- Poster Presentation
- Open Access
Diagnosis of DVT in the emergency department: adherence to guidelines
© Skjærbæk; licensee BioMed Central Ltd. 2012
- Published: 16 April 2012
- Public Health
- Emergency Department
- Pulmonary Embolism
- Emergency Medicine
- Deep Vein Thrombosis
Patients presenting with suspected deep vein thrombosis (DVT) are common in the emergency department. Evidence based strategies for the diagnostic evaluation of these patients exists. The diagnosis is based on three criteria: a clinical pre-test probability score (Wells score), D-dimer testing, and ultrasound examination of the deep veins. The aim of our study was to evaluate the adherence to these guidelines in our emergency department.
In a retrospective design 252 patients admitted to our department for the suspicion of DVT in 2010 were identified. All patient records were reviewed for the documentation of a pre-test clinical probability score, the result of D-dimer testing and the result of any ultrasound testing. The diagnostic work-up vas categorised as either: appropriate, inappropriate, or indeterminable due to lack of data.
Wells score was documented in 92 (37%) cases. D-dimer was measured in 252 (100%) cases and 175 (69%) patients underwent an ultrasound examination. Ultrasound examination was repeated in 18 cases.
The diagnostic work-up could be considered appropriate in 106 (42%) cases. In 53 (21%) cases the diagnostic work-up was inappropriate, in 48 (91%) cases because an ultrasound examination was not performed although indicated by the guideline and in five (9%) cases because an ultrasound examination was performed although not indicated. In 93 (37%) cases the diagnostic work-up could not be classified as appropriate or inappropriate, in all cases due to lack of documentation of Wells score.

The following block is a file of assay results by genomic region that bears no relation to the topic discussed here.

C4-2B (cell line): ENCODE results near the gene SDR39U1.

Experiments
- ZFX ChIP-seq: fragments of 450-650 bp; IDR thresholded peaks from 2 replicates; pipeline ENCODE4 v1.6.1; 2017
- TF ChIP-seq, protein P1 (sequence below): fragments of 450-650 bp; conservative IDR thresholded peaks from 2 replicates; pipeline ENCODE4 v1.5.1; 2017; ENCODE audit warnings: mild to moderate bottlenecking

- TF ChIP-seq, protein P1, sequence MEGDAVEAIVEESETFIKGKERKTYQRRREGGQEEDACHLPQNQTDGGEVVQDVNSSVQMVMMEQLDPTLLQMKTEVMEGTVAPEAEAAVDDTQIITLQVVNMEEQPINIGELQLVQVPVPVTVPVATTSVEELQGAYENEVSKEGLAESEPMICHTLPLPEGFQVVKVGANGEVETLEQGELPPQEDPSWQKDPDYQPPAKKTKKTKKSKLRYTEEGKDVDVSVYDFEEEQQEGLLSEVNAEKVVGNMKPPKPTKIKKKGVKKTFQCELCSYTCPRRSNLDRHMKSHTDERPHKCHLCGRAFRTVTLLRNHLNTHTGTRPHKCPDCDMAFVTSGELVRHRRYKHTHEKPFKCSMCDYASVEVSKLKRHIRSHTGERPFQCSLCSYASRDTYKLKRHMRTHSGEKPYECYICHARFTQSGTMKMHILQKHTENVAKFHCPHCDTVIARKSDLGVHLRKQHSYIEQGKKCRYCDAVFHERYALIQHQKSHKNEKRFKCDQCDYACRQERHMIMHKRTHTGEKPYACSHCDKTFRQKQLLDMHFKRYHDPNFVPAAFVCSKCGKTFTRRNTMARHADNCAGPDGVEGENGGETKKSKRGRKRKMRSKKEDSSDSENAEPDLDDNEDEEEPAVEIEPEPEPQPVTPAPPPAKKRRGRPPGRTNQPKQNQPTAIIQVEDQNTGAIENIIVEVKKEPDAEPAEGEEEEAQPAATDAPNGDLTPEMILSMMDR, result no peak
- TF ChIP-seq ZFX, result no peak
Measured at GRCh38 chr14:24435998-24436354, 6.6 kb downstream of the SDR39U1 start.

We identified three cases were the patient was readmitted and diagnosed with DVT (n=2) or pulmonary embolism (n=1) less than three months after DVT had been ruled-out. In all three cases the appropriateness of the initial diagnostic work-up could not be determined due to lack of documentation of Wells score.
We found poor adherence to diagnostic guidelines in our department. Documentation of the pre-test clinical probability is often missing and we found that under-utilisation of ultrasound is much more common than over-utilisation. Further more we found some indication that cases of DVT might have been misdiagnosed because Wells score was not applied in the diagnostic work-up.
This article is published under license to BioMed Central Ltd. This is an Open Access article distributed under the terms of the Creative Commons Attribution License (http://creativecommons.org/licenses/by/2.0), which permits unrestricted use, distribution, and reproduction in any medium, provided the original work is properly cited.